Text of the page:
Historical buildings are treasured for their weathered materials and traditional craftsmanship, while modern structures are much more energy-efficient and functional. But rather than being forced to choose between the two, it is possible to have it all. A dilapidated turn-of-the-century brownstone in Brooklyn, renovated by local architecture and interior design firm StudioSC, is an excellent case in point.
To bring something unique to the housing market, the developer gave the architects the following brief: Turn the 6,000-square-foot building into four 2-bedroom luxury condominiums, while meeting Passive House requirements for energy efficiency. Fortunately, the architects were up to the challenge.
Photo: Heidi Solander
They gave the four-story brick townhome in Brooklyn’s East Williamsburg neighborhood a gut renovation, saving the original brick façade and creating new interiors. The architects brought the structure up to code for fire safety by switching out the original timber floor joists for steel framing. Towards the center of the building, they used open web steel joists to hide mechanical equipment, such as sprinkler and electrical runs. They reconfigured the floor plan, putting the bathrooms towards the core so they could locate the bedrooms and living rooms next to the tall windows at the front and rear of the building.
Because Passive House has such high standards for airtightness, retrofitting an existing structure introduced another level of complexity to the project. As they explored various options, the architects wanted to make sure that the aesthetics of the renovation came first.
Bedrooms have a grid of windows that are designed to evoke plate-glass windows with mullions. Photo: Heidi Solander
“When we looked at other Passive House projects, everything looked very engineered—the ventilation louvers stood out, the boxing around the window frames was very heavy,” says StudioSC principal Stephen Conte. “Our biggest focus was to make this a luxury apartment building, so we had to grapple with how we would make the Passive House elements disappear.”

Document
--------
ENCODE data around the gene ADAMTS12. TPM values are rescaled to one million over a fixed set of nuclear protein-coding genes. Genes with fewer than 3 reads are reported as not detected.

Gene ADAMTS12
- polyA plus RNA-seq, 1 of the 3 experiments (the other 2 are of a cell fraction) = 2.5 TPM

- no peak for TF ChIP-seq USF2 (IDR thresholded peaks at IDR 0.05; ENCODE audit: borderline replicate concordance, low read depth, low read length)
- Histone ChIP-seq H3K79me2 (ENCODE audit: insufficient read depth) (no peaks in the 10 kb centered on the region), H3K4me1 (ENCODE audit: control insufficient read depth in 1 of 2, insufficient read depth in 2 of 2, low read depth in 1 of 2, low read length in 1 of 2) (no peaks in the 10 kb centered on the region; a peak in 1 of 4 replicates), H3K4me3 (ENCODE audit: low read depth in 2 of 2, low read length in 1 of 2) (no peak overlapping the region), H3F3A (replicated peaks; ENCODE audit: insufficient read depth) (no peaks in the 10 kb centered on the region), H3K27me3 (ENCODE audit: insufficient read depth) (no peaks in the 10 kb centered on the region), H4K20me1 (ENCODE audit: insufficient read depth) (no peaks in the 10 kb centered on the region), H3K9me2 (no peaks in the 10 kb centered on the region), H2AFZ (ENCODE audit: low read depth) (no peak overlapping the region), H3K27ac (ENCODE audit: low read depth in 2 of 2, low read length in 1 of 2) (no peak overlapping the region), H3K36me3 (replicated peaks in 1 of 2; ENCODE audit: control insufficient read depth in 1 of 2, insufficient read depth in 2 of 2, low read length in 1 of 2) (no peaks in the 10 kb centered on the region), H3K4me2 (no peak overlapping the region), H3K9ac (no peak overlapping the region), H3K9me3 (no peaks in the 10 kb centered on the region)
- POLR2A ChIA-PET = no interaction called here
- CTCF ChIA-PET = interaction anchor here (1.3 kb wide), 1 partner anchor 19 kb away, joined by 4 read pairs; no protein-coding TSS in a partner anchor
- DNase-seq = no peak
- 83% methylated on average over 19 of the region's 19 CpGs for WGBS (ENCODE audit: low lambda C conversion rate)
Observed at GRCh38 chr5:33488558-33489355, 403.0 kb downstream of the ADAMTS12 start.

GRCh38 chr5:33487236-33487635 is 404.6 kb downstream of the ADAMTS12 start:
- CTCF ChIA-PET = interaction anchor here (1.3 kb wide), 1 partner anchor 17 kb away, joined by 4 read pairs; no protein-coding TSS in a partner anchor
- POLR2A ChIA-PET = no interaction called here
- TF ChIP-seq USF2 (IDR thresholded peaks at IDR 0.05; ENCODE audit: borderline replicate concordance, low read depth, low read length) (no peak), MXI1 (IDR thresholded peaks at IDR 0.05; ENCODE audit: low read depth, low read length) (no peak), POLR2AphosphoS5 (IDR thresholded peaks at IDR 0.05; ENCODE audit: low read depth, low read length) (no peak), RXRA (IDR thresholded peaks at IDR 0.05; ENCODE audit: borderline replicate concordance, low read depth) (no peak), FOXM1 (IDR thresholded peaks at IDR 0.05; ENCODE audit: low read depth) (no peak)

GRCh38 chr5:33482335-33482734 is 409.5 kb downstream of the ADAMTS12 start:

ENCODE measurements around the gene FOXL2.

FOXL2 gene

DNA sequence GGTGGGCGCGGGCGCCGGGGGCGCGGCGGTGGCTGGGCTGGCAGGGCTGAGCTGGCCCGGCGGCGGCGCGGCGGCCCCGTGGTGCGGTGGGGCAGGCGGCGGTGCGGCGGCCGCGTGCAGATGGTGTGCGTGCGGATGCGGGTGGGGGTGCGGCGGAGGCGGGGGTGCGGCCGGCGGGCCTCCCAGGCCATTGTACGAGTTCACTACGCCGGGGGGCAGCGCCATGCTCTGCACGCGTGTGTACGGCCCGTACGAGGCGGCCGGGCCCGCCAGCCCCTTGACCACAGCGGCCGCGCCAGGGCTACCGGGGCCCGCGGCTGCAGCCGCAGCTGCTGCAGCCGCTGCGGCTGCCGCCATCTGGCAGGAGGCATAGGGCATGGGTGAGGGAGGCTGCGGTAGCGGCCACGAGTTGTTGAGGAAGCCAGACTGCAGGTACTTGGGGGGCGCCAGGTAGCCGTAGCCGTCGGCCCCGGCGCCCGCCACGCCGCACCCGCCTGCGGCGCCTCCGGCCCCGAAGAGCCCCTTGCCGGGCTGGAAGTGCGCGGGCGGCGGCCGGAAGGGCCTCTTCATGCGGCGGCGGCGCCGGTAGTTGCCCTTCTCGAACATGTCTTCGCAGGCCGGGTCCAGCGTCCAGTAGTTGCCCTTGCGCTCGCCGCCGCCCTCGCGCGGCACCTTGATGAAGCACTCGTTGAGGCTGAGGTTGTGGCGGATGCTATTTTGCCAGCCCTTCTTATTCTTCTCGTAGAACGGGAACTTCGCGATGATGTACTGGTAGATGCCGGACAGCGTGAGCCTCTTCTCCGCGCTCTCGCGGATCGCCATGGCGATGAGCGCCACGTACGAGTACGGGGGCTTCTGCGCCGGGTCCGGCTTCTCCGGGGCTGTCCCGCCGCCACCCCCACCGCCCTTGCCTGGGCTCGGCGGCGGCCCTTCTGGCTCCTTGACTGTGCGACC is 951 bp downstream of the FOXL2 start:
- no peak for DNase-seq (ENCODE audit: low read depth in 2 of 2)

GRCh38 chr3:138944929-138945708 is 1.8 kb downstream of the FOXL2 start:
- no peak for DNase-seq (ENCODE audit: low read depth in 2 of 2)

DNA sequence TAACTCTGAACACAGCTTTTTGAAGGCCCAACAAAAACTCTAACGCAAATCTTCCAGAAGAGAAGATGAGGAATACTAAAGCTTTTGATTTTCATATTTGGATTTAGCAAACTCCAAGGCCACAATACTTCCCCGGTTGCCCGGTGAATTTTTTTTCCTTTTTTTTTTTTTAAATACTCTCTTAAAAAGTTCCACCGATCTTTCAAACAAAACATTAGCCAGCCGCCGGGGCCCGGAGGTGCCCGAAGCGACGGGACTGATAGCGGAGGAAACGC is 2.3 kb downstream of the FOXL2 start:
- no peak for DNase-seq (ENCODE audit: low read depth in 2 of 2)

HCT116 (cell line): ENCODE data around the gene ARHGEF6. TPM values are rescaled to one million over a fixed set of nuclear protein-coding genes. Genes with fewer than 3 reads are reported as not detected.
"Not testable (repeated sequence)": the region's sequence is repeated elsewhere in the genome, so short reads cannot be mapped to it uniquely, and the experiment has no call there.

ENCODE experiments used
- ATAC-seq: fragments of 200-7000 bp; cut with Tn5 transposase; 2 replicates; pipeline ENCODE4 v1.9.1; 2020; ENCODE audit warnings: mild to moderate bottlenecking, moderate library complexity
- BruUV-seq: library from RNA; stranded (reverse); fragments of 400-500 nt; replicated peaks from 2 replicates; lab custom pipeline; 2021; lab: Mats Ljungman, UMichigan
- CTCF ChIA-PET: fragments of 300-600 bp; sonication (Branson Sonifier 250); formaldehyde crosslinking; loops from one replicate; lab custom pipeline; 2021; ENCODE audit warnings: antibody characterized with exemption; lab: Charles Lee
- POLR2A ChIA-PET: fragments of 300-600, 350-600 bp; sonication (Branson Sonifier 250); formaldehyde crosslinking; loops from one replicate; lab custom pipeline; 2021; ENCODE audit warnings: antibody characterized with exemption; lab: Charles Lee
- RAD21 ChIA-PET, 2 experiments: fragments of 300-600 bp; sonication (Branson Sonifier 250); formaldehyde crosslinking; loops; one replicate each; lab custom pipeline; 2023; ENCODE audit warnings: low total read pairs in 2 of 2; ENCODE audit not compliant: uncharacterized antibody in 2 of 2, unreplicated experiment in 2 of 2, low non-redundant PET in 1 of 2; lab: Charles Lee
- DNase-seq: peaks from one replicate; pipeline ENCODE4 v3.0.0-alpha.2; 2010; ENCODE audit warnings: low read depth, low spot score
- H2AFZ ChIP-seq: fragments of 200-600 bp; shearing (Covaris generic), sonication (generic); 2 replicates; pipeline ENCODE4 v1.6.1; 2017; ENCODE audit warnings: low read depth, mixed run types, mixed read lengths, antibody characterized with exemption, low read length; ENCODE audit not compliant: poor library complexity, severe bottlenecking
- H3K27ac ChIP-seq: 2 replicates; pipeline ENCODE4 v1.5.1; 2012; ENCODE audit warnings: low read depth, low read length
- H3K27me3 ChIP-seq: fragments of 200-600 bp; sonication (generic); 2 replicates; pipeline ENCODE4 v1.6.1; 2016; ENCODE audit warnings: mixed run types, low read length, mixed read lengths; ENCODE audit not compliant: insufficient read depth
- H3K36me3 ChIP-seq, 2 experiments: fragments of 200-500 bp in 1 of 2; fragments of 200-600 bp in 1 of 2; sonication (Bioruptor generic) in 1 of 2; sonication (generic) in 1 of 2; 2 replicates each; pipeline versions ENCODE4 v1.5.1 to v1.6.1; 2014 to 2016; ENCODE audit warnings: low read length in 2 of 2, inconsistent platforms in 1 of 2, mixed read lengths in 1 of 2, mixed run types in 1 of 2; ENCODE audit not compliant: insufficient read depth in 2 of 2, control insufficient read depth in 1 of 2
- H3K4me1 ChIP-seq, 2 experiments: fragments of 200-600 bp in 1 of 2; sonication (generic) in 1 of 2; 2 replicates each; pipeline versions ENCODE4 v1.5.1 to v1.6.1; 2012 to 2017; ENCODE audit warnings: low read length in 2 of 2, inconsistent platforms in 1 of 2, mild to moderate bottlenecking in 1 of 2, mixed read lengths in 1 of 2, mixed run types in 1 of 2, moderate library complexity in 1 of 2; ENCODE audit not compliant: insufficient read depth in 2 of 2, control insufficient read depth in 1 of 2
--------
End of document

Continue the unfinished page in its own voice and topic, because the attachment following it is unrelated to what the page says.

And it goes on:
The architects came up with solutions that would keep the focus on the vintage architecture. For air sealing, they installed a secondary door and a small vestibule behind the front door, because a single door that would meet the performance requirements turned out to be cost-prohibitive. To seal the brick party walls, the most straightforward approach would have been to coat them with spray foam and cover them with drywall. But since they wanted the condominiums to have exposed brick walls, they used a special product from Sto to seal the brick and painted it white. And as a nod to old plate-glass windows, they created a grid of high-performance, triple-glazed windows in the bedrooms.
Photo: Heidi Solander
The four condominiums are all-electric, a sustainable approach that also makes it easier to stay within the “energy budget” mandated by Passive House. Each unit is equipped with a Mitsubishi mini-split system for heating and cooling, as well as an energy-recovery ventilator that recycles the hot and cold energy from exhaust air. The kitchens have induction cooktops and electric ovens, and heat-pump units provide the hot water.
But what potential homeowners see are the bright, contemporary interiors, which are warmed up by materials that include wide-plank oak floors. Further setting this project apart are the kitchens and bathroom vanities, custom-designed by StudioSC and locally crafted. “From both the design side and the construction side, a lot of attention to detail went into this project,” says Conte.
Custom kitchens features walnut cabinetry and marble counters and backsplash. The delicate linear light fixture at one end of the kitchen is from Lightology. Photo: Heidi Solander
Master baths are tiled in marble and have matte black fixtures. Photo: Heidi Solander
The staircase features ipe wood accent on the ceiling. Photo: Heidi Solander